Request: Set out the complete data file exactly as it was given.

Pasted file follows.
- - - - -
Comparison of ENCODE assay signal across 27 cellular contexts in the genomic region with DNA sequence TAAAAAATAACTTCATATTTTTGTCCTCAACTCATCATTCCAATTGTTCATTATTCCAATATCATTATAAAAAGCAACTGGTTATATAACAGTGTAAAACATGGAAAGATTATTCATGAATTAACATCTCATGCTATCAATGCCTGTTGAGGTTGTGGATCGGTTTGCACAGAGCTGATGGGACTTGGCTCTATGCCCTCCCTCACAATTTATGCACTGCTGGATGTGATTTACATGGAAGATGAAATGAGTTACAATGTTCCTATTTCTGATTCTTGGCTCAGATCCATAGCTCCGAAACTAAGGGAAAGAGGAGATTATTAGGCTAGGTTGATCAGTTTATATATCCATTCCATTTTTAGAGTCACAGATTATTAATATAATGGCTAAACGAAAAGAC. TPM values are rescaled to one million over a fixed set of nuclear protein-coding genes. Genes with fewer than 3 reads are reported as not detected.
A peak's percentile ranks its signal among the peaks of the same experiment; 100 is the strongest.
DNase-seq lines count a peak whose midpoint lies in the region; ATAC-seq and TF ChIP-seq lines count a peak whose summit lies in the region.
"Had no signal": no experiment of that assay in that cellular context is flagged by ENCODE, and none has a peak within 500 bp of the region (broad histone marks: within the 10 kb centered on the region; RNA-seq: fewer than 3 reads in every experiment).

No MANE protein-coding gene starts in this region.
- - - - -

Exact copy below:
Comparison of ENCODE assay signal across 27 cellular contexts in the genomic region with DNA sequence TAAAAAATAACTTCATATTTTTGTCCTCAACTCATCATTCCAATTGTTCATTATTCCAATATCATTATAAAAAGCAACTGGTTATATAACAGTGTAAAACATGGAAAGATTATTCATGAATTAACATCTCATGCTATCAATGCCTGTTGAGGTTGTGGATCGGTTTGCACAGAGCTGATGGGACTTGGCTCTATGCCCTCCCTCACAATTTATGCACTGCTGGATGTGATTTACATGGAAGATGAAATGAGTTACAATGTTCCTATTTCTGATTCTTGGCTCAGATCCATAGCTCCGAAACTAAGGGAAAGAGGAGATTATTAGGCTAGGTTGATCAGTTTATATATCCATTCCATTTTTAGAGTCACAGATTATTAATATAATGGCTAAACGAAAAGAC. TPM values are rescaled to one million over a fixed set of nuclear protein-coding genes. Genes with fewer than 3 reads are reported as not detected.
A peak's percentile ranks its signal among the peaks of the same experiment; 100 is the strongest.
DNase-seq lines count a peak whose midpoint lies in the region; ATAC-seq and TF ChIP-seq lines count a peak whose summit lies in the region.
"Had no signal": no experiment of that assay in that cellular context is flagged by ENCODE, and none has a peak within 500 bp of the region (broad histone marks: within the 10 kb centered on the region; RNA-seq: fewer than 3 reads in every experiment).

No MANE protein-coding gene starts in this region.